There’s obviously no battle to be won here. The ground is razed, salted and nuclear. There are mutated baby birds heaving last breaths out of their irradiated lungs. The usual survivors of a fallout, the roaches, have even succumbed and litter the landscape of this conversation with their little brown disgustingly roachy bodies. I must let this go.
“There was nothing I could do, BOB!” Why do I poke the bear? Do I just like getting bitten, or am I in some secretly suicidal way hoping to be consumed piece by piece via enraged charge and subsequent mauling? Am I a masochist of the worst kind in that I incite Bob each and every time he gets a reaction out of me?
I’m reminded of a time when my brother and I were fighting as kids. It’s amazing I remember a specific time, because we spent our childhood from his birth until our mutual graduation (me 18, him 15–that was also a fight) as uncontrollable harpy hellbeasts bent in battle until someone challenged us. Then it was kind of over for them.
We had such a name for ourselves that there wasn’t a single babysitter in Charlotte, North Carolina who would come to our house. Once we treated a sitter so badly that she ran screaming down our driveway as our parents returned from their date night. Into the night she fled, wailing, “El Diablo! El Diablo!” Dad was supposed to drive her to the bus stop three miles down the road, but I guess getting away from our satanic presences was more important than a long trek through the dark tree-line roads of the semi-rural Charlotte suburbs.
Dad’s theory that non-English speaking sitters would fare better was shattered that evening.
Back to this particular fight. It was occurring in a therapists’ office because my parents had given up and decided that maybe family therapy would end the WWIII going on in their household. My brother and I had taken the short time in which my parents had their private conversation with the therapist to demolish the waiting room. After lobbing the magazines at one another across the carpeted strand of battleground, we had moved on to the couch throw pillows and were currently shifting the couches themselves in order to make substantial barriers against each others business card assault.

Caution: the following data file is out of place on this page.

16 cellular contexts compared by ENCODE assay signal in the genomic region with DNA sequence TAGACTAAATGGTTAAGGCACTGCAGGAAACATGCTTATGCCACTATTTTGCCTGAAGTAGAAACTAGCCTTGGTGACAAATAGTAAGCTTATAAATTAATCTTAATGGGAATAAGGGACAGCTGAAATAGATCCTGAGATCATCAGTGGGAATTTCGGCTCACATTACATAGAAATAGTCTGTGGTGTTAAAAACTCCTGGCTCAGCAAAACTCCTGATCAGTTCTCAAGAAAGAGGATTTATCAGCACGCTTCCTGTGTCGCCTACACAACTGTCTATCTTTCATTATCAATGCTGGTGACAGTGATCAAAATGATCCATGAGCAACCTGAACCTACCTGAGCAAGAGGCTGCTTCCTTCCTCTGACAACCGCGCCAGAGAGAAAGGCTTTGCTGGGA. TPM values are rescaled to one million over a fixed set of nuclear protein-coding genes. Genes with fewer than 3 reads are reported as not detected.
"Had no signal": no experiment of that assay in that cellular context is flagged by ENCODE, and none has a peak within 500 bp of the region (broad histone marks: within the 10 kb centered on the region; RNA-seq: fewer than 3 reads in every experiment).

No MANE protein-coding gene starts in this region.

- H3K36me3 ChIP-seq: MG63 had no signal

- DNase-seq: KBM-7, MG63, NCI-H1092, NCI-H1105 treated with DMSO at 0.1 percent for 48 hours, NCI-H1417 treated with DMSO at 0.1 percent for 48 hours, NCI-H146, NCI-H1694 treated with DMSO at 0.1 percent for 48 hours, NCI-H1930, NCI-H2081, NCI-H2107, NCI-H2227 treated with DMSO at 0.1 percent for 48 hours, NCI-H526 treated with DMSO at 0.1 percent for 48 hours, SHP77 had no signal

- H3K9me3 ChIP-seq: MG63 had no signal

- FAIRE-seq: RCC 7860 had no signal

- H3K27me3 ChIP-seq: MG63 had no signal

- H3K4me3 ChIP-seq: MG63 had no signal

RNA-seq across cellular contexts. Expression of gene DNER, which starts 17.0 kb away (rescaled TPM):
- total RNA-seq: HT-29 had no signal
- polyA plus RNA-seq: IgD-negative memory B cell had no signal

Likely horrified, the therapist sat us down and asked us WHY? Why do we fight? What reason do we have for the endless Battle of the Siblings?
We knew. Each of us gave half of the answer, as if it needed no explanation. It should have been a given.
“Because we’re bored,” my brother said, as matter-of-factly as if he was ordering a cheese sandwich.
“And because it’s fun,” I finished, probably adding the kind of Cheshire grin one expects to see on goblins, or hellspawn, or children who destroy and squabble and run off perfectly decent middle aged Mexican babysitters.
And that’s the root of it. I poke the bear because it is somehow fun. Maybe because this job would be mind-numbingly boring without the occasional Richter spikes of a Bob-splosion. Maybe because pushing Bob to the limit is entertaining at least. Maybe because I need more material for the blog. Or maybe because I secretly want to get fired and return to the fun of unemployment.
I know it’s wrong, and that simply saying, “Sorry, Bob, I’ll be on time tomorrow,” would solve everything. It would tie the matter off with a nice neat bow. But there’s this constant urge, the devil inside me that just wants to reach out and poke that motherfucking bear.
So I do.
Worst of all, Bob in this case is absolutely right. I can leave earlier. In fact, I should. After all, he thinks my start time is 10 am. In actuality, it was 9:30 am, it just so happens I came in late enough so many times in a row that his addled mind decided to believe my workday started at 10.
I’m getting away with murder. I really should stop with the poke-age.